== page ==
Alton Evening Telegraph from Alton, Illinois on June 16, 1960 · Page 9
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June 16, 1960

Alton Evening Telegraph from Alton, Illinois · Page 9

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Alton, Illinois
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Thursday, June 16, 1960
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Page 9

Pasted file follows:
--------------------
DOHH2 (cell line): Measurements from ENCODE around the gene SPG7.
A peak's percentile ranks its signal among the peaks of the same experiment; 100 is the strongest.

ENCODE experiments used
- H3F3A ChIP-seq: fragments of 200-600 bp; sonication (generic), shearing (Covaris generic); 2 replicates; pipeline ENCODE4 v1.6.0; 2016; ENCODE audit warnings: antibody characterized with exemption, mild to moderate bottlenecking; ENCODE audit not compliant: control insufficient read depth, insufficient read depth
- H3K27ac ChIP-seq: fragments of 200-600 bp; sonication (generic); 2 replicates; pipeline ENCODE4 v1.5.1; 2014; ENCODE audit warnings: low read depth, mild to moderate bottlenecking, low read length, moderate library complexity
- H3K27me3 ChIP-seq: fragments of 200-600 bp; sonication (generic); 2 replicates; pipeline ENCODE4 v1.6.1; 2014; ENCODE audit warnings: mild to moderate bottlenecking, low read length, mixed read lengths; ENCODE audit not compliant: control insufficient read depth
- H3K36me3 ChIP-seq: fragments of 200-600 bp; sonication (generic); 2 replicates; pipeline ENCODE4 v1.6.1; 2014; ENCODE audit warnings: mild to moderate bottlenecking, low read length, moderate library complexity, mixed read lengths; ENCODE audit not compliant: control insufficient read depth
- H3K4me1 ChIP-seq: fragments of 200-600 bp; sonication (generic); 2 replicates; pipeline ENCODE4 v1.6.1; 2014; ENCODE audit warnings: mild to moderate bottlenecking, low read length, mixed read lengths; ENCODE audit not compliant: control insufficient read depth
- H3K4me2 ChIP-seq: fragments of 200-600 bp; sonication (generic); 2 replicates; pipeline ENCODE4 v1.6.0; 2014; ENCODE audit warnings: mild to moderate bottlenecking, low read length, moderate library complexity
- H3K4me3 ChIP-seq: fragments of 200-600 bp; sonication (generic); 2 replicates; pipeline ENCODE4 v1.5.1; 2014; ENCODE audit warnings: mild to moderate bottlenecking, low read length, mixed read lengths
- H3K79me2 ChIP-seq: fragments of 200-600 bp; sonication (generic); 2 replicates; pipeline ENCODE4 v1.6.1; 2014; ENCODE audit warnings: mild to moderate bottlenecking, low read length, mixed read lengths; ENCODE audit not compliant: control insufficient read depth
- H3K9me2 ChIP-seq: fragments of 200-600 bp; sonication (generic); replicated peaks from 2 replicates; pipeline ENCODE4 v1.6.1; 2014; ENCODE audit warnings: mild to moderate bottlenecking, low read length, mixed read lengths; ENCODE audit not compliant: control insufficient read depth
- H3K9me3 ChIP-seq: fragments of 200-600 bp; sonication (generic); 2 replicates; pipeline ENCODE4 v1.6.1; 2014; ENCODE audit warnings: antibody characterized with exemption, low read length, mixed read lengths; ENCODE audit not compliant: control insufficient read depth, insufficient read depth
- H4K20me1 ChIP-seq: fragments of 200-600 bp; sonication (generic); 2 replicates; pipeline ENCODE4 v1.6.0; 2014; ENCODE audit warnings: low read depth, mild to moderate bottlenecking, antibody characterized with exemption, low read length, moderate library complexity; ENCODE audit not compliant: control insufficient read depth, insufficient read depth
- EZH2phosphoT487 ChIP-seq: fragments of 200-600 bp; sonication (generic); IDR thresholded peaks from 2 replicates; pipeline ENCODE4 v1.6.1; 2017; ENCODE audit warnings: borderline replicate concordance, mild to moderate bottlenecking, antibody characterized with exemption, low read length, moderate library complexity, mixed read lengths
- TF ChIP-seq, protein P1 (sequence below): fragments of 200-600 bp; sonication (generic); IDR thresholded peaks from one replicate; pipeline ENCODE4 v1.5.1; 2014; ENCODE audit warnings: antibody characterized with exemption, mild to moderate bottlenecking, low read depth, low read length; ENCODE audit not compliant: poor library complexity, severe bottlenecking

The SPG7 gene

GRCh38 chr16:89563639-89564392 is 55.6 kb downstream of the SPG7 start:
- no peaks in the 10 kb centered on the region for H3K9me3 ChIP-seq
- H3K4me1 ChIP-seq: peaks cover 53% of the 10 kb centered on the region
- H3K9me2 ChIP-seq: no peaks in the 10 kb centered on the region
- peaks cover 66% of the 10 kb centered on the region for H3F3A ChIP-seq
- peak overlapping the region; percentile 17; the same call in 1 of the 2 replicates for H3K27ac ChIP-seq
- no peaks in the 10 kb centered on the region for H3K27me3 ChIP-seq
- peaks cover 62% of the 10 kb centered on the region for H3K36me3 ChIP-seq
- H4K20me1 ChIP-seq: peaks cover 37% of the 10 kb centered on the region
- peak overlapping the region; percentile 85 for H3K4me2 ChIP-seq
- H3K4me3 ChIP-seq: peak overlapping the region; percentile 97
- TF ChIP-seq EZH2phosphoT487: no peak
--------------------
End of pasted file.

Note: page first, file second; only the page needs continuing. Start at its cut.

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THURSDAY, JUNE 16, 1900 ALTON EVENING TELEGRAPH Hardin Donates 1393. To Cancer Society HARDIN — Jerry Corbett. county chairman of the I960 drive of Calhoun County Chapter of the American Cancer Society, has announced the completion of the Hardin drive, with total donation of Durr, Miss Jearwtte BfzallUon, Mrs. Joe Hurley, Mrs. Charles Wieneke, Mrs. Robert Lorsbtch, Mrs. Paul Hanksi Mr*. Ralph Godar, Mrs. Russell Godar, Mrs. Raphael Bphrens, Mrs. L. V. Kinser, Mrs. E. C. Baker. Mrs. E. C. Lawrence. Mrs. James McDonald. Mrs. James Ringhausen. Mrs. Harold Npstrick. Mrs. Gene Simon. Mrs. Forrpst Peterson. Mrs. Paul Lors- The following volunteers assisted In the Hardin drive: Mrs. Paul School Board Is Studying Several Solutions to Enrollment Problem ijr »MWIft 0. The Alton school board, facing constantly mounting enrollment, la currently studying all possible __ means of solving the problem. So- "Tel7gr^rT¥ant Ads "Click." i !ut ' ons setm j° * ^J 1 *™ 11 ^ "* pensive, or educationally Ill-advis- Remember Father This Sunday for Rich Itoufy and Shotr Luxury** Yev've Ntvtr Seen Tholr Iqual — TABLE LIGHTERS T»« Disikietivt Jtwtlry Ugbttr with "Torqtit 'THE CYNTHIAN" ,,,,,.. NEVER MfSSES... LIGHTS tVEKY TIMtl (Illuilraltd) Heavy tilverplol* •* •om»nf, ontiqut ftnlth. Satin flniih tllv»rploted bat*. Illuitrolcrf) Sam* « cbovc, bai«. We Give EAGLE STAMPS 314 lelle Irthltt Cilikri Llfhltri M »5 K t17«.N Downtown Alton—Wilshiro Villap, East Alton FATHER'S DAY SUNDAY glvt) Hie) gift that g-i-v-t-s I lb«Jr that's reo//y cfiW«rt>nt i Mm • thrill of pltMura. Surprise Mm wHfc a Plonwr Stratohway* toll _ Pine for action, great for r*l»xin'— fcond, twitt or .stoop with aasa. Every Pioneer ftrotthway bott has that hid- (kw aprtno-aotion wWoh tote tha buflWil iBoh.f hat mtkei it aveiy Maa of lha. perfect praaantl •M »•«*•«, *2 tO *10 Other Pioneer Leather Gifts $3.50 to $15.00 STETSON STRAWS 61ft Ctrtificite for the Undecided. TH» ACAPULCO CfcMid40ol oomfort md wsured wnartnew art yourt in tbjt remit straw—weighing mere ounces more than nothing at all! A< styled by Stetson, it features a raven black brim with a contrasting S-ton«d •own. The swagger puggree band is adorMd with a distinctive medallion. Stop in and sto what it does for you. •6.95 QUALITY STORfS ed. or illegal. An expensive solution to the problem Is to engage in an almost constant building program and furnish new classrooms as quickly as students arrive on the scene to fill them. But the current rate of increase in the school district is approximately 300 students a year, enough to fill an elementary school. To keep classroom space up to enrollment by this means would require building a new elementary school a year and, in due time. providing junior high and high school facilities for these students when they reach those levels. No end to the enrollment increase is in sight. By studying records of births in local hospitals. school authorities can accurately forecast enrollments six years ahead. And current birth records Indicate that the first grade enrollment in 1966 will be as much greater than the 1960 first grade class as this year's was greater summer <n»rt*r could b* reptoewl from among vacationing teachers In neighboring districts. Air Condlttonltii Another Item of expense <vou!d be alr-condltlotling the buildings, Johnson believes. He says that neither teachers nor students can do acceptable work during the hottest summer days without air conditioned classi-ooms. But proponents of the plan feel that the economical operation of using the school buildings throughout the year would more than compensate for expenses involved. The system would not result in students graduating any earlier than under the present setup. But legal difficulties also arise on the quarters system. Under current state law. state financial aid would be cut drastically if Alton used the quarters system. State aid Is based on average daily en dents. AH of which mean* that residents of the Alton school district, who are expected to vote on a school con- 'structIon bond issue within the year, may soon also be called on to vote on Increasing the maximum tax rate In the school district to provide teachers for the enrollment Increase which makes tho new building (or one of the othei plans above) necessary. Manager Named For Record Hop At Bunker Hilt Two Recitals Scheduled At Jersey JERSEYVILLE - A stTfcs or five recitals will DP held at the First Methodist Church in the near future by the Rlnghausen Music Studio. In which groups of music students of the area will be presented on the programs. The first recltHl will tnke place! nt 7:30 p.m. Friday when Mrs.! Ted Rlnghausen will present] some of her piano students. A1-! *o Included In this program will j be students of Miss Roberta Krause. a junior at the Jersey | Community High School who li*: organist nt the Methodist Church.! The following will participate, j Connie Spencer of Medora; j iJimmle VVhlteslde. Bill and Les| BUNKER HILL — Jerry Depperjhrtle, Sue and Jean Dickey, j has boon limned manager of the j David and Phillip I/>ar. Brcn- Sunday ano student of Mrs. Kay Shana hart of Alton for the past 12 years and has taught Itt hermothefs by Chopin and trtns«rlbtd (V Listt: "A three Part tavfirtton" by Bach; "Bumble Boogie" by studio here for the past three i*""* rmn wars. She has been accepted all Pupils appearing on tfll» ft* the State Normal University •. cltal will be: Beth Hanks, Hard* where she will continue her stud- 1 in: les In music in the teaching field. 'ry Karen Crufl, QraRbn; Gaffney, Medora; Rebecca This will be her final recital |Prough and Bobby Varble, K*f»! here. After the students pre-1 Wayne and Bnrt»ra Schell, Gtgi sentatlon, Miss Ringhausen will; Havens, Steve and Wendy White, give a short program, her num-i Sandra House, Donna Radley, bers to be "A Maiden's Wish" jJeanen and Judy Chappell, Soe A circus pubttetty mot ftfvt tht mmt ot "tftitjfr «Mh» fafnoin frtatWt»Itppio wwtrtdi of Africa. Aetu*l1y tfNQr trl IM from the Ubangi Rhrw, ftit •» members of the 'Sir* ttffit Of Chad, an <Jf African rtjW&Hc, tfte Friflwi Cttoi* munlty. Amtfbtr Hie and Miry Lou Lfl«. it fnvlWd, "record hop", which w|ir d « Ringhausen. Mary Ruth Kit- 'ter. Mary Catherine Fleming, _ begin June 19 and be held overy jjann , Lyons Tpddy Tm , y Ju . rollmenl, and on the quarters sys-;Sunday in St. Mary's parish hall.jdy and Jackie Ringhmtsen. Ro- tern the average daily enrollment j The hop each week will begin atjberta Krause and Tom Schmidt, in Alton would be only 75 per cent 7:30 p.m. and will close at 11. Re- The second recital will tnke of what it is on the nine-month ifreshments will be served. Pro-i place at 7:30 p.m. Monday when system. . 'weds will be used to buy recrren- i pupils of Jackie Ringhausen will Another difficulty lies in the fact > tj on equipment for the parish hall.' participate. Miss Rlnghausen that if Alton operates its schools Depper is the son of Mr. and! was a member of the 1960 grad- for 12 months, it cannot deny-any Mrs. Charles Depprr of Woodburn. I"«''"« class °^ the. Jersey Com student who wishes to attend class-i He es for all 12 months, under present stair law. He is 21. and recently completed i munll -V N'B" School where she three years' service In the Army. lw " s accompanist for the Music 'Department. ithan the 1954 figure. Or more so. !MniL ' '""• Read Telegraph Want Ads Dally Shr has been a voice and pi- Room Costs $H5.000 ' A problem underlying all of these i ! . ,_ Current cost estimates indicate|possible solutions to enrollment! that a classroom, with other neces-' problems is the cost of teaching, sary facilities, will cost more than i salaries. If the district builds a 10-1 $35.000 if it is a part of an entirely! room school every .v™r it will have! new school building. So to keep up with the enrollment increases hy building a new 10-room elementary school a year would require an annual bond issue of at least SmOOO. And this is without reckoning the costs of providing add- to employ 10 additional teachers, every year. And at the current starting salary of K.iOfl a year, an added expense of $45,000 a year: would bf involved. Under study is a building program for the distVict j which would piwide (iS more classrooms. If these classrooms are pro- ocl junior high and high school S p ac . e vided. employing 68 additional Thr least expensive means of j teachers would cost an added $300,- ".solvinf?" the enrollment problem 1000 a year — if all teachers started; is to ignore it. Such a method!at the $4,500 minimum salary, would maintain the same number' lnrr«*n><ed Payroll of classrooms and the same num-j But the cost of teaching salaries ber of teachers with the only dif-|is tied directly with providing a f ere we that each classroom and j good education. The only way to each teacher would serve a con-.avoid employing additional teach- stantly increasing number of stu-iers is to put more students under dents. each teacher. So whether the solu- Perhaps such a system would tion is new schools, a 12-month never become illegal, but it would school year, or a variation of the result in a constant decrease in the i quarters system, the increased i quality of education received by j teacher payroll is required. Alton students. Probably at some i Because the state legislature last point along the line such a sys-| year increasec | a tax ra | P niax j. tern would result also in the Al-j mum thp Alton district could pro-! ton district losing its accredita- vidp approximately $157.000 by levying the maximum rate in all funds. Any further increase in tax; receipts would have to be after an to determine that, despite the; e i ect j on _ ^, o o f w hj c h | lav e been school system, they have learned j defeated recently in the district. tion: that is. Alton students would not be accepted into colleges and universities without special tests enough to qualify as college students. ': : ' More A third system expensive and slightly^Jess"objectionable. It has been used;widely, and consists of putting students on two shifts, or in half-day sessions. Half of the students under such a svstem attend school for four hours Only other financial help the dis- rlct can hope for is an increase in state financial aid. The aid increase automatically as the: enrollment increases because it Is! based on average daily attendance. But it is considered unlikely that the state financial aid as now in effect can increase sufficiently to keep up with the added cost of ( Summer Dress SALE! in the morning and the other half j p ,. ov j ding teachers for the new s : for four hours in the afternoon. : This system doubles the class- i room capacity of a school district. ! But additional teachers are re- i quired because teachers are un- jablc to leach school eight hours a | day. Not to mention grading pap| ers and doing other correlated work in connection with teaching twice the normal number of students. This system has proved unsatisfactory from an educational standpoint, according to Dr. David Bear, i member of Southern Illinois University faculty and newly elected member of the school board. Bear is in favor of a modification of the double-shift system, which puts each student in school four hours a day, but lengthens the school year to enable students to get as much education as under the current (in Alton i full day session. The legality of this system in Illinois and Alton at the present is doubled by Bear, who also points out that it would require i more teachers and increases in i teaching salaries to compensate i instructors for teaching a longer school year. j Quarters System i A 12-month school year, or quar- i ters system, is favored by Dr. i James B. Johnson, superintendent of schools. Under the quarters system each; student attends full day sessions; for nine months a year. But instead of all of the students vacationing in June, July and August, only '-'5 per cent of the student body would < be on vacation during the summer months. Another quarter of the students would be on vacation September. October and November-, a third quarter in December, January, and February, and the I Dial fourth in March. April, and Ma> This plan has the advantage ot using the school buildings for tin entire year, and increasing tin. classroom capacity of the school | district by 33 per cent. One disadvantage of the system is the one of planning. It is obviously unfair (or parents with fouri children to have one child always on vacation and three always in school. And some student vacations \\ ould have tu be arranged to coin- '• cide with Dad's, where he is required to take his vacation at a certain time of the year From the standpoint of expense, teaching salaries would have to be. increased to compensate teauners for working all year. Teachers who did not wish to work during the NEWEST BLOUSES, DRESSES AND SKIRTS SET FOR LOVELY WAITING LADIES! 2-Piece Dresses 5.98-14.98 Pushers & Tops to Match 5.98-7.98 set Jamaica Shorts 3.98' Tops 4.98-6.98 Skirts 3.98-4.98 We also have Slips 4.98 Half Slips 2.98 Garter Belts 2.49 Bras 5.00 Panties 1.50 Girdles 7.50 erls 108 W. 3rd St. ALTON OF SMART STVlfS' If your size is 5 to 15 "JUNIORS" or 10 to 20 "MISSES" or 12} to 26} "HALF SIZES" You'll find the Largest Selection here! Two for Fifteen 10f W. Choose your Summer Dreaaea Now! • All from higher priced groups S ckaeffer'! ALTON A Great Day Coming For Dad • •. and Cramps . • choose their presents at P.N.HIRSCrUCO. ALTON PLAZA-NORTH ALTON-VVILSHIRE VILLAGE DOWNTOWN WOOD RIVER Short Sl«tv* DRESS SHIRTS TADTfCle be worn e* ipoft shirt wttbdut lie. Regular or button-dawn collar, fuN-length teik Sim 14 to 17. [ i-.^-.v:>y-. J. , •vv^jr-^jjj. ^.?' SH^Vito ' ' t ;.>.-'">V§K?t •<•' Cool and Colorful . . . SPORT SHIRTS Luxurious "Easy-Care" Fabrics. Hand- somaly styled short sleeve models in a wide selection. Splendid values, wonderfully low-priced. $ | f8 Men's S-M-L-XL I Automatic Wash air.l Wear SUMMER SLACKS 55% Dacron standing for -40% Rayon. Out- wrinkle • resistance, smooth drape and minimum care. All popular. colors ... $ C 00 men's, young men's 29-42. w "WALKING SHORTS $• Neatly tailored polished cottons and badford cords. Take the "stale" out of Summer with comfortable walking shorts. Mem', young man's snes. Smart New 1B«0 Model STRAW HATS SUMMER PAJAMAS Fine Enibowitcd Cottons . . . Cool sleeping comfort. Short sleeve, long panf* ... ( i 98 "Fruit of the Loom" UNDERWEAR Athletic! >| AM Briefs or £*A A SHIRTS •f«f V SHORTS Q9V America'*' Iwnt-knowu hrund . . . tops for value! Chino Twill Matched Work Outfit SHIRT SHiiloriitrd, vttt-djed PANTS . . grey, tun or green. All Stores Open Friday Till Nine Shopping Centers Monday also till Nine "Ban-Lon" STRETCH SOCKS Soft Comfort and Perfect Fit . . . Good-looking pattern* or nolid colon KNIT SHIRTS $198 I TO «.» I Hu$e erray Include! cotton knit i, airy light Orlonj, feather* toft Ban-Ions. Smarttit new ttylet. Loug-ue0riug, ThrUt-l'rbed . . „ COTTON ARQYLE iOCKS Huiutwune argyle pttttttru* A f el 11 ... tup VttJue buy* t'iMtivay Fount ttuhbw ioto«.... f 4feM LEATHER 81IPFEM 2 Suug-PUtiJig. -Mellow U>«tBer.. f emtJ COMFORT ROMEO* 3"